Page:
After several years of community-based environmental monitoring and
ongoing assistance from Global Community Monitor since 2007, the
Claymont Dust Study Team is beginning to see some positive results when
it comes to cleaning up the air. Continued pressure from the community
has pushed the Delaware enforcement officials to announce that a new
pollution control settlement with the polluter is in the works. This
announcement coincides with the release of results from the most recent
phase of the dust study, which shows less dust in the air. There is
still a long way to go to fully protect the health of the community,
but the foundation is being laid.
The community has been at
odds with the Evraz Steel mill for almost a decade. Many community
members believe the plant is responsible for the metallic, abrasive
dust that blankets their neighborhood at night. The dust has been
known to scratch the finish on cars and houses. As far back as 2006,
the Delaware state agency in charge of protecting the environment cited
Evraz for careless pollution. Now, four years later, there is new hope
that the company is ready to make new investments to clean up the plant.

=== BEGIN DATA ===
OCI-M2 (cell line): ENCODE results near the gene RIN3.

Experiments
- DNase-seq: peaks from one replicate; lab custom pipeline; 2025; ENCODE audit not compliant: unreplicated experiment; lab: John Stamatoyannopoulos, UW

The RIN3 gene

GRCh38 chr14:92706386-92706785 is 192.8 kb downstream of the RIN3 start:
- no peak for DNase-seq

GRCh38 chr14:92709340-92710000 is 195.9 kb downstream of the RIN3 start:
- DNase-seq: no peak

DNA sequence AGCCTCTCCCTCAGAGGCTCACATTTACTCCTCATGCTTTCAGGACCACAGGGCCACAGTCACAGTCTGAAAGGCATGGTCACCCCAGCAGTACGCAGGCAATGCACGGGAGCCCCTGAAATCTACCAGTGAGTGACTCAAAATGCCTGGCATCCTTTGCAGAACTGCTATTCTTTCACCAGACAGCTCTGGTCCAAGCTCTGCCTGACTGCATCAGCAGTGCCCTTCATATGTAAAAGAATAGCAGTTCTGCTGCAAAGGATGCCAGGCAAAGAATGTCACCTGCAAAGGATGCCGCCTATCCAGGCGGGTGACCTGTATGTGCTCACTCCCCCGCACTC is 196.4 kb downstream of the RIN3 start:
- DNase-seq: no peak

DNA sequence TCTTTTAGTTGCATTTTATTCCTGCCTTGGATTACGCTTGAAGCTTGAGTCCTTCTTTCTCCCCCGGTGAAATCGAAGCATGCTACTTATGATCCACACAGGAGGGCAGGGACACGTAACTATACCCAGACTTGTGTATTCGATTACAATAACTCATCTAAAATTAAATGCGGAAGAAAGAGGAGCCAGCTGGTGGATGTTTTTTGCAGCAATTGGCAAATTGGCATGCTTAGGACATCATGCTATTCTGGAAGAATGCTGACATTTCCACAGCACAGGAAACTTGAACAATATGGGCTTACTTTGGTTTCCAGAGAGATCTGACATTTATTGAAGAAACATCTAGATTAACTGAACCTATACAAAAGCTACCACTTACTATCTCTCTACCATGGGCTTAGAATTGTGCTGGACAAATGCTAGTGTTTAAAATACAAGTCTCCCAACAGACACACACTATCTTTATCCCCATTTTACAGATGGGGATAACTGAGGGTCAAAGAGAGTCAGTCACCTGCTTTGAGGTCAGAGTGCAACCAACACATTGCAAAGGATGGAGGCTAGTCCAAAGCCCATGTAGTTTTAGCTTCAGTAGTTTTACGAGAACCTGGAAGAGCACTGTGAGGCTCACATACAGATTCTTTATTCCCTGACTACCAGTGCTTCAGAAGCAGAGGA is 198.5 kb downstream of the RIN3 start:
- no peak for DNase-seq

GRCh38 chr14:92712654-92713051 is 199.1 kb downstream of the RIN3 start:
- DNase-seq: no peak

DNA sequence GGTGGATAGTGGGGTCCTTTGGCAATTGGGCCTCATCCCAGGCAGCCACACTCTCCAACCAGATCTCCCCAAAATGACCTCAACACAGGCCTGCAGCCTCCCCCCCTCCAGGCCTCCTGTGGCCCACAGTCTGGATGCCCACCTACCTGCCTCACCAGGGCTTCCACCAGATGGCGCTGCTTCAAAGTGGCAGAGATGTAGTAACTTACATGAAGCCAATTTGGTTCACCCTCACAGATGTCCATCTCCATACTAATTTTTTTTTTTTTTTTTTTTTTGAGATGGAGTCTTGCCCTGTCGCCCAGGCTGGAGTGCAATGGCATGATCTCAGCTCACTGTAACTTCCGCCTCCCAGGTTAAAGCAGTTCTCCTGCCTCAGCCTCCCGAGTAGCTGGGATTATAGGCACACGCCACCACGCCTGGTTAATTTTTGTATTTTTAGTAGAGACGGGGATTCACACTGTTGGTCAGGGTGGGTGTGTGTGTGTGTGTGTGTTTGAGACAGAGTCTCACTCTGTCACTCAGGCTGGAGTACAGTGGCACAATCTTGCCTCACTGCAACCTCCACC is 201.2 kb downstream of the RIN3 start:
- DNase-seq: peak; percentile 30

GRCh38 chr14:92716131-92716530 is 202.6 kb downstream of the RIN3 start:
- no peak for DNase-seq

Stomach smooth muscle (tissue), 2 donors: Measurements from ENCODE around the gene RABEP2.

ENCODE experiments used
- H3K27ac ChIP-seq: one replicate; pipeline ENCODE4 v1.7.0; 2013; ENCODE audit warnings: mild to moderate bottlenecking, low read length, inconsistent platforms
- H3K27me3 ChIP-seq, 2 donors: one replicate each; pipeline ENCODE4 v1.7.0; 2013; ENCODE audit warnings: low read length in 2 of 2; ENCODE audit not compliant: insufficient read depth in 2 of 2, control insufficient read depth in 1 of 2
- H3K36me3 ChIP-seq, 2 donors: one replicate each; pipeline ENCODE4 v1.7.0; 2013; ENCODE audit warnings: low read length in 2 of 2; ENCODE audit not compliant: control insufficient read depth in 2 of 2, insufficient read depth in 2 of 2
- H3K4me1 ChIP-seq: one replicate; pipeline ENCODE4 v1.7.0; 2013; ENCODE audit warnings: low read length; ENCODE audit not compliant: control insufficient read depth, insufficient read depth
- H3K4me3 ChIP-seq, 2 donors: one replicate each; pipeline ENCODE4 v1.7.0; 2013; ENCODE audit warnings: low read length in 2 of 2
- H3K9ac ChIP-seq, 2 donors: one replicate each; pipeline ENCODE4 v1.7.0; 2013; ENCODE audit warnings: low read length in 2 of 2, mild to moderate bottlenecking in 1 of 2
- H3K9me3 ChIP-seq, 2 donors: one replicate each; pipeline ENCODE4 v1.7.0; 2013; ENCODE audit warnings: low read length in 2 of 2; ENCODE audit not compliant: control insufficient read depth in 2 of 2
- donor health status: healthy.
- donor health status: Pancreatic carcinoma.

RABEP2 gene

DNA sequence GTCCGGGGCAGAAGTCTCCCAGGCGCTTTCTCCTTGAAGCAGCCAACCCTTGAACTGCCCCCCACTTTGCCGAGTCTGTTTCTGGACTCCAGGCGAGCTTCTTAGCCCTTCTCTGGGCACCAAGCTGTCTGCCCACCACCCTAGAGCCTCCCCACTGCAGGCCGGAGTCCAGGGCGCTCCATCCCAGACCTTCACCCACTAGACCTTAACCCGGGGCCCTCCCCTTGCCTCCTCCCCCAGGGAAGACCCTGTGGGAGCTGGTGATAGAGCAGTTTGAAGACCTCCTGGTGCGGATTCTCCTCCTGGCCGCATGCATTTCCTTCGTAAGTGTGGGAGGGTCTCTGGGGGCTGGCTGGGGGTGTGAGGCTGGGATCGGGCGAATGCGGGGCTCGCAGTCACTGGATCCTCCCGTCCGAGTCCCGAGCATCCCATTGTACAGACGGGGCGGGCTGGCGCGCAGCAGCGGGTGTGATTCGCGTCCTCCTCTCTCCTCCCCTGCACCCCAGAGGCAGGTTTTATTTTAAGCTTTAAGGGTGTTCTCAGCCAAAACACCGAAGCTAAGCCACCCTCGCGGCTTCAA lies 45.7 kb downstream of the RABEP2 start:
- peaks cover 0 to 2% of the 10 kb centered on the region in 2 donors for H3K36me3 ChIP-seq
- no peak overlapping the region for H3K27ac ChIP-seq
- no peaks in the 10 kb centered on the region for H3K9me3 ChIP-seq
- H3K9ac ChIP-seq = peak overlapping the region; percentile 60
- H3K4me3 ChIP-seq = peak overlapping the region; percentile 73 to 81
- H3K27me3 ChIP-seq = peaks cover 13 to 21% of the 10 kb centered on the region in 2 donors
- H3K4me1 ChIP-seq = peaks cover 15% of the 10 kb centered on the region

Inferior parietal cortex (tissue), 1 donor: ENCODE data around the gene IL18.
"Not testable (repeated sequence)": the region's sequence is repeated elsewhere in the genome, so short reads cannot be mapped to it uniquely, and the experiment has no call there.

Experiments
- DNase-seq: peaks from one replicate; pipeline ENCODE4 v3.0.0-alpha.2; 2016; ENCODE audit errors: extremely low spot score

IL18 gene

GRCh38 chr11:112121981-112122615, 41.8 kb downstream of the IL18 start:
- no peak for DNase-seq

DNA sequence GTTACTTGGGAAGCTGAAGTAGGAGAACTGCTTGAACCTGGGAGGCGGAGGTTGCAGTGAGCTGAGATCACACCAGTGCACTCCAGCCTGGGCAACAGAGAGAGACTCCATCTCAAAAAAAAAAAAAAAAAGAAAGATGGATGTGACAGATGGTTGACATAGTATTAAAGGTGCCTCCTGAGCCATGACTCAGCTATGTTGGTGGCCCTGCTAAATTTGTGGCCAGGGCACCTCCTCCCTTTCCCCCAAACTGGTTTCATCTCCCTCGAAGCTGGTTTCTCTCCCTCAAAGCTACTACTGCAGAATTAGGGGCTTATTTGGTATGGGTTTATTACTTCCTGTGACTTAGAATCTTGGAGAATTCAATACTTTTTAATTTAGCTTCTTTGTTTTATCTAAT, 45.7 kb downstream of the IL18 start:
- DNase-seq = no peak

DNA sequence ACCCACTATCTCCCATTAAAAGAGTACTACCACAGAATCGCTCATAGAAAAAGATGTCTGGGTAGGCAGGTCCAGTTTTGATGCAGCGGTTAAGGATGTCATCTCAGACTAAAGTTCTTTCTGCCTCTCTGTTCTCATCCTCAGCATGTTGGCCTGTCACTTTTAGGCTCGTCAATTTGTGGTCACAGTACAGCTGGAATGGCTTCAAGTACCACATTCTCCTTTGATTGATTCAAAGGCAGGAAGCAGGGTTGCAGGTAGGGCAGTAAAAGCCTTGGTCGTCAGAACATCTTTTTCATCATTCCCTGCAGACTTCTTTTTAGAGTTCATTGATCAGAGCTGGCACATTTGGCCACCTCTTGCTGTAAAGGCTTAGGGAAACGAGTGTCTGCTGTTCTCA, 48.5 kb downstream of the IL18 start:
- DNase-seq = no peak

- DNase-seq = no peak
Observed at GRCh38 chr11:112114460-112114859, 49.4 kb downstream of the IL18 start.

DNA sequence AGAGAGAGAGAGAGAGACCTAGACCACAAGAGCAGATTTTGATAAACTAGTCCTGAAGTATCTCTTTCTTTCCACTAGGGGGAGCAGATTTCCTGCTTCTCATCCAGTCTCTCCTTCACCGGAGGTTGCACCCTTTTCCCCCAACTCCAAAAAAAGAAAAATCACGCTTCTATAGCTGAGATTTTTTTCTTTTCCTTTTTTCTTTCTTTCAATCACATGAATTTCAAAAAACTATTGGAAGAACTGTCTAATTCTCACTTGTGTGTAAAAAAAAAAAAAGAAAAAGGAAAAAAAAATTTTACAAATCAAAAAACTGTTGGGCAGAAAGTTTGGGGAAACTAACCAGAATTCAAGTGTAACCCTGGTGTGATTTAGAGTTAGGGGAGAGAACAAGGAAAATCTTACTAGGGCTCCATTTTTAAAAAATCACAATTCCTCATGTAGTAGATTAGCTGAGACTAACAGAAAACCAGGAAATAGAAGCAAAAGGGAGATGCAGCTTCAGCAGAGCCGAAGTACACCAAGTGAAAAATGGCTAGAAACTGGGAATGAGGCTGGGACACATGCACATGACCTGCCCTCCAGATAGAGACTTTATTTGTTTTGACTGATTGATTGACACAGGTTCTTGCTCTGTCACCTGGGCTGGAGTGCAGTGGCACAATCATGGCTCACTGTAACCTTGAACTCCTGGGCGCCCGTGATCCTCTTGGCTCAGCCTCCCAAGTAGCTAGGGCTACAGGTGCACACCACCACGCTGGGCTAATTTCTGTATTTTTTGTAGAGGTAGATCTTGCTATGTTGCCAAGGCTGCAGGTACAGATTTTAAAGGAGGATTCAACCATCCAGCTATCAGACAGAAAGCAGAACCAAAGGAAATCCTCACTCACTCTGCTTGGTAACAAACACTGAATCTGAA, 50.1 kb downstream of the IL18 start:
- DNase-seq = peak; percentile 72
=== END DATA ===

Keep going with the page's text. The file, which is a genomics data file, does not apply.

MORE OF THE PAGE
Claymont Community Coalition has been conducting particle monitoring
for several years. They are currently working together with the
Delaware Department of Natural Resources and Environmental Control
(DNREC) to conduct a study of the dust in the air. Part of the way
through this phase of monitoring, members of the Dust Study Team are
reporting that there is less dust in the air. "We're hopeful. We're
not seeing as much of the dust as we did before, but we're seeing
different things, including lead and arsenic," says Dee Whildin, a
local community activist.
Despite the positive direction, The
Dust Study Team is quick to warn that there is still a long way to go.
The presence of lead and arsenic in the dust is troubling and the
community will continue to push for cleaner operations at the plant and
increased enforcement from DNREC.
For more information:
Delaware Online (2/22/10) Delware environment: DNREC, steel plant working on accord